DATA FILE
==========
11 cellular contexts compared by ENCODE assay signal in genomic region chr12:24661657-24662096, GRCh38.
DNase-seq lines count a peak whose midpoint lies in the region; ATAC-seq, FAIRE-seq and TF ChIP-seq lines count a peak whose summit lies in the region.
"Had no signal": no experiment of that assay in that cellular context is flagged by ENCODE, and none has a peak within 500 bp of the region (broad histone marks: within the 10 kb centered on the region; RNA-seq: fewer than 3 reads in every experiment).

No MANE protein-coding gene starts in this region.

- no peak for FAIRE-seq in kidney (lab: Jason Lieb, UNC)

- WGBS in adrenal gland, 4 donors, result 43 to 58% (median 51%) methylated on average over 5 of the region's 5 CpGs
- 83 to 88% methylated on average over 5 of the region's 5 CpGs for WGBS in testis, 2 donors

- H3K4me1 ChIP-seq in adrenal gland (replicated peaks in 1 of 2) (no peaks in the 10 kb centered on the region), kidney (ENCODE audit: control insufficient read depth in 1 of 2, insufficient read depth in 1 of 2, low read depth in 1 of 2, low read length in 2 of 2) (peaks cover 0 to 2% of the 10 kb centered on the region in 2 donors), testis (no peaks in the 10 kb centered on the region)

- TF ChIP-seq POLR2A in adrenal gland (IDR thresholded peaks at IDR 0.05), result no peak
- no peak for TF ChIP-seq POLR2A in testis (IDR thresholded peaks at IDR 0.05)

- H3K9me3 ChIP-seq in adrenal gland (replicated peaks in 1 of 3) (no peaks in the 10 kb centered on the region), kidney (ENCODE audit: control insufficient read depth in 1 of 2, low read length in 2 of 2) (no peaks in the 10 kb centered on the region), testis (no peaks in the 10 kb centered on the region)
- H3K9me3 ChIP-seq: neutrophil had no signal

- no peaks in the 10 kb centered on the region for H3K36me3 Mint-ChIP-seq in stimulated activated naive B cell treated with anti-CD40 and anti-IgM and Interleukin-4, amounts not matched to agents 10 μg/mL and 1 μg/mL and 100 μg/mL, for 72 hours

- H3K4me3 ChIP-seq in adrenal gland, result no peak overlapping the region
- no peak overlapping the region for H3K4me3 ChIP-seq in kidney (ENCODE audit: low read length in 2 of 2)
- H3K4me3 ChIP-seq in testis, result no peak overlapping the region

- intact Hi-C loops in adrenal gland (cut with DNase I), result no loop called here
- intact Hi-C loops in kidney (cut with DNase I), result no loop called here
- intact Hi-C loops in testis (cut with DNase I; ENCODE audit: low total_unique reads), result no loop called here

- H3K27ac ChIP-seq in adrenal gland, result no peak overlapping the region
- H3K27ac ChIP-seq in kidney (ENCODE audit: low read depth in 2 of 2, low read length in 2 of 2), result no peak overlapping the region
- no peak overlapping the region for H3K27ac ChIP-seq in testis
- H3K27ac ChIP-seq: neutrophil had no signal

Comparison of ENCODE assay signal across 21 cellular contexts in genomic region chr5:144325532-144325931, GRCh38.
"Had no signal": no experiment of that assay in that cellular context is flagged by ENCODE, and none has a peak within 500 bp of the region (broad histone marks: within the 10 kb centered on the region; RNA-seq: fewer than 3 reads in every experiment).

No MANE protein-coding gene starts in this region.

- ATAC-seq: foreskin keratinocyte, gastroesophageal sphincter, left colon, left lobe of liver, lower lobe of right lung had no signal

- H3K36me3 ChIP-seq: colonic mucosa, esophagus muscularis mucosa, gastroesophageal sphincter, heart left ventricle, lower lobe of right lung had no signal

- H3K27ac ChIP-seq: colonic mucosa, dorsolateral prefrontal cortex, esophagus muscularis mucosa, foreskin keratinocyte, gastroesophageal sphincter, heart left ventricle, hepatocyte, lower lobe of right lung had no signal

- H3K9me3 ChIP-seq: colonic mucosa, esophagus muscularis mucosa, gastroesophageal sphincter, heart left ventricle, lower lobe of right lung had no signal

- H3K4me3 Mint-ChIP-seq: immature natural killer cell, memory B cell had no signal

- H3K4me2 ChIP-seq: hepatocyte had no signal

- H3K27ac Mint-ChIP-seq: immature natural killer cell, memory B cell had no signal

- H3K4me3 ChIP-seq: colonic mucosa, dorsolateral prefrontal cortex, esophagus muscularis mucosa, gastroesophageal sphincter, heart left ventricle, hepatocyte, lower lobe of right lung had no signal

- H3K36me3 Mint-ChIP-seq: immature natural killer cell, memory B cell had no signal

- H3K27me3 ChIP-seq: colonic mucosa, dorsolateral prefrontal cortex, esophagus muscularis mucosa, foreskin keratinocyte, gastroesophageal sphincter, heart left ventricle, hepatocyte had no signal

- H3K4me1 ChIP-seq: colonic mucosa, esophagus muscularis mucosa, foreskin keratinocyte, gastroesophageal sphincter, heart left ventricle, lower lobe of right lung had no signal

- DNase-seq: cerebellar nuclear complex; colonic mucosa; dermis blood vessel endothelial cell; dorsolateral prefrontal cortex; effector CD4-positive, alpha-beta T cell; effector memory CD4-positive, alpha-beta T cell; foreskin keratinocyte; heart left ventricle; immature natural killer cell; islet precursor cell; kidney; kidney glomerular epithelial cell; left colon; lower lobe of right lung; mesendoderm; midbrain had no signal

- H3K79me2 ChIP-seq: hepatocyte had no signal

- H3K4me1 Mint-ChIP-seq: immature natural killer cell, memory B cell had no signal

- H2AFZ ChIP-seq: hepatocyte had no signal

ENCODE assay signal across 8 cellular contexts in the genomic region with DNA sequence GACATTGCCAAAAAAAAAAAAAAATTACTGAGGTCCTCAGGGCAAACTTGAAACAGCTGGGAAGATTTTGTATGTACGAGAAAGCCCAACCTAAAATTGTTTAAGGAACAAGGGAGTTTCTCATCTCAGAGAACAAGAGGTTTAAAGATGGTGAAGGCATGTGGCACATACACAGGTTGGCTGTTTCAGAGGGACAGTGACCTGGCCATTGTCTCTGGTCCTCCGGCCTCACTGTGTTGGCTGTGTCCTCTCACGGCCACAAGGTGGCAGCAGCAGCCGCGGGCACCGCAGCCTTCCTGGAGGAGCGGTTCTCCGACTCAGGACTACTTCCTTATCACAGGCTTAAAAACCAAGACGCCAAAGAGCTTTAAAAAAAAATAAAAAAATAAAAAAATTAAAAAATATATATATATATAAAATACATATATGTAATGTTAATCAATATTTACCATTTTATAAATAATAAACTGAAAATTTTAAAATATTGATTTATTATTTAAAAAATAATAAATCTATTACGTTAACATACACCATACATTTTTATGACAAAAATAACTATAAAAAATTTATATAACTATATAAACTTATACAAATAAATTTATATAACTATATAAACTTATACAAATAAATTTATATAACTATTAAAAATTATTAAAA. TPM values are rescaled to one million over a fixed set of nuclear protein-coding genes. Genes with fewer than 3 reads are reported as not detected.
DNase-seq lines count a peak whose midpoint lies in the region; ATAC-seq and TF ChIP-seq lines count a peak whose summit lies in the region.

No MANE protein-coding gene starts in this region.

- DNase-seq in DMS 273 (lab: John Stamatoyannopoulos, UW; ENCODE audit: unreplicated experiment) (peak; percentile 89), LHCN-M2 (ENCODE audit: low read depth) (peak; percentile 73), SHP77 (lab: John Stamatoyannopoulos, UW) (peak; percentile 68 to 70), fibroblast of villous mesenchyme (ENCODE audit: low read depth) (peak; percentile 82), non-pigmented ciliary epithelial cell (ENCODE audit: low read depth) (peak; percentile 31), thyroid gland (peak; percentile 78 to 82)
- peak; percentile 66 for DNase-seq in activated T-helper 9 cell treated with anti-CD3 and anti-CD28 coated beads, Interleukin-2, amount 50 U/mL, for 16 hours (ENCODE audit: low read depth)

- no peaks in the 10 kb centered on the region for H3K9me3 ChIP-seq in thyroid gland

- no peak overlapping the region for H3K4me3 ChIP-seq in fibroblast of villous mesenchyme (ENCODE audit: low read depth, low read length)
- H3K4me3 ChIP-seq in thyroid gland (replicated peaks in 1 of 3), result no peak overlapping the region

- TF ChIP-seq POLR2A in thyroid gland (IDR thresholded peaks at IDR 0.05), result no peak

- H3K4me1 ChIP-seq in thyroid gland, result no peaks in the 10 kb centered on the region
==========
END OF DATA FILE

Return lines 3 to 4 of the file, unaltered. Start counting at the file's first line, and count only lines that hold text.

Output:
"Had no signal": no experiment of that assay in that cellular context is flagged by ENCODE, and none has a peak within 500 bp of the region (broad histone marks: within the 10 kb centered on the region; RNA-seq: fewer than 3 reads in every experiment).

No MANE protein-coding gene starts in this region.